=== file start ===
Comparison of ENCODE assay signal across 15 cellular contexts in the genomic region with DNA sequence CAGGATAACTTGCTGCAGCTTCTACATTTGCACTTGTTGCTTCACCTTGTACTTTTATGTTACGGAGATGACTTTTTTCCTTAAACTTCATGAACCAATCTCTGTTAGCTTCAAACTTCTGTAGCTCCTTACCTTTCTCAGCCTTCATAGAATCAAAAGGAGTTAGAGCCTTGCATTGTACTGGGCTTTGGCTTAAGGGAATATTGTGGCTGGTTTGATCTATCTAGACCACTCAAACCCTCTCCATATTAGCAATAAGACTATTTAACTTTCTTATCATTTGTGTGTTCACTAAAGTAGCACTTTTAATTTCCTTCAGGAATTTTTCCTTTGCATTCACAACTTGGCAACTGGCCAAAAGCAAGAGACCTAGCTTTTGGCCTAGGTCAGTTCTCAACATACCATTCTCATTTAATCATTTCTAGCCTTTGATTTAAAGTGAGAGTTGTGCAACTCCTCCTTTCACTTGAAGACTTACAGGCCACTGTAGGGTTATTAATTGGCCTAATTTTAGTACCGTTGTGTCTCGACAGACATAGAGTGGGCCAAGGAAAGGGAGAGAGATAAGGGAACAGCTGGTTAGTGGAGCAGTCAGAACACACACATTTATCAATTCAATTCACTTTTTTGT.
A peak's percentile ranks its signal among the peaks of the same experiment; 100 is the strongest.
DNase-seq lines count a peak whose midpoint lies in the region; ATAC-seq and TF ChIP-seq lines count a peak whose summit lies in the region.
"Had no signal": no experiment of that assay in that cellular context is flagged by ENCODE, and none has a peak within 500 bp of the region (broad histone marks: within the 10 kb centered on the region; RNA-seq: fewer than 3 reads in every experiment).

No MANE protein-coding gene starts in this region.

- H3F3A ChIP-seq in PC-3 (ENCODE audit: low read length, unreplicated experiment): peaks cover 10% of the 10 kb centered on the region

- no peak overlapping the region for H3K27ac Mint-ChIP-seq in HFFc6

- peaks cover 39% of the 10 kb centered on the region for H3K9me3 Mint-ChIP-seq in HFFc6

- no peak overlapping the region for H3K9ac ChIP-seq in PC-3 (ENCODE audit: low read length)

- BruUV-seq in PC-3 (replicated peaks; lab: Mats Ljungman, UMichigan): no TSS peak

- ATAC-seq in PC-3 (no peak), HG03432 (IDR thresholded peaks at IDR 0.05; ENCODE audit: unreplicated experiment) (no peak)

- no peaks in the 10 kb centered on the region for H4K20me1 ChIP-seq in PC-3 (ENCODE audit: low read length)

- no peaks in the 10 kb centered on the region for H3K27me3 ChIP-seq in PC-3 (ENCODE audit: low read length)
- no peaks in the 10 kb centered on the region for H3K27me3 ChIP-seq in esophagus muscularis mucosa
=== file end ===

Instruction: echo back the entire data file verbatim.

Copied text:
Comparison of ENCODE assay signal across 15 cellular contexts in the genomic region with DNA sequence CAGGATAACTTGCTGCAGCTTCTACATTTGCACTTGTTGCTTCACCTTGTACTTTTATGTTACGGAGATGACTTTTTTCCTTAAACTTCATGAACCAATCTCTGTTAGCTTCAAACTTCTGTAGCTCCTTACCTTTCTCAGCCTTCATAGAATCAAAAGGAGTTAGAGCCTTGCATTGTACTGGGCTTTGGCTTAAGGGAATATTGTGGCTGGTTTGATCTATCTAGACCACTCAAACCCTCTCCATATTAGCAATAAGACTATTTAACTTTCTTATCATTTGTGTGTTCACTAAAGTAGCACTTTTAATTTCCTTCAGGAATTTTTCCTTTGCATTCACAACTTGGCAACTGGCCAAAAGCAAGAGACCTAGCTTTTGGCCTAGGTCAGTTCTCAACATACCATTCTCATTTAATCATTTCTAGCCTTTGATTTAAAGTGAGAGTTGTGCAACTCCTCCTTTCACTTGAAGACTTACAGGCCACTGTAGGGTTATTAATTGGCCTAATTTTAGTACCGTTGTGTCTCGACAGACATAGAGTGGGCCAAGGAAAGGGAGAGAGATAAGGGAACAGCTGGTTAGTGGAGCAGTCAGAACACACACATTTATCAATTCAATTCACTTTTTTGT.
A peak's percentile ranks its signal among the peaks of the same experiment; 100 is the strongest.
DNase-seq lines count a peak whose midpoint lies in the region; ATAC-seq and TF ChIP-seq lines count a peak whose summit lies in the region.
"Had no signal": no experiment of that assay in that cellular context is flagged by ENCODE, and none has a peak within 500 bp of the region (broad histone marks: within the 10 kb centered on the region; RNA-seq: fewer than 3 reads in every experiment).

No MANE protein-coding gene starts in this region.

- H3F3A ChIP-seq in PC-3 (ENCODE audit: low read length, unreplicated experiment): peaks cover 10% of the 10 kb centered on the region

- no peak overlapping the region for H3K27ac Mint-ChIP-seq in HFFc6

- peaks cover 39% of the 10 kb centered on the region for H3K9me3 Mint-ChIP-seq in HFFc6

- no peak overlapping the region for H3K9ac ChIP-seq in PC-3 (ENCODE audit: low read length)

- BruUV-seq in PC-3 (replicated peaks; lab: Mats Ljungman, UMichigan): no TSS peak

- ATAC-seq in PC-3 (no peak), HG03432 (IDR thresholded peaks at IDR 0.05; ENCODE audit: unreplicated experiment) (no peak)

- no peaks in the 10 kb centered on the region for H4K20me1 ChIP-seq in PC-3 (ENCODE audit: low read length)

- no peaks in the 10 kb centered on the region for H3K27me3 ChIP-seq in PC-3 (ENCODE audit: low read length)
- no peaks in the 10 kb centered on the region for H3K27me3 ChIP-seq in esophagus muscularis mucosa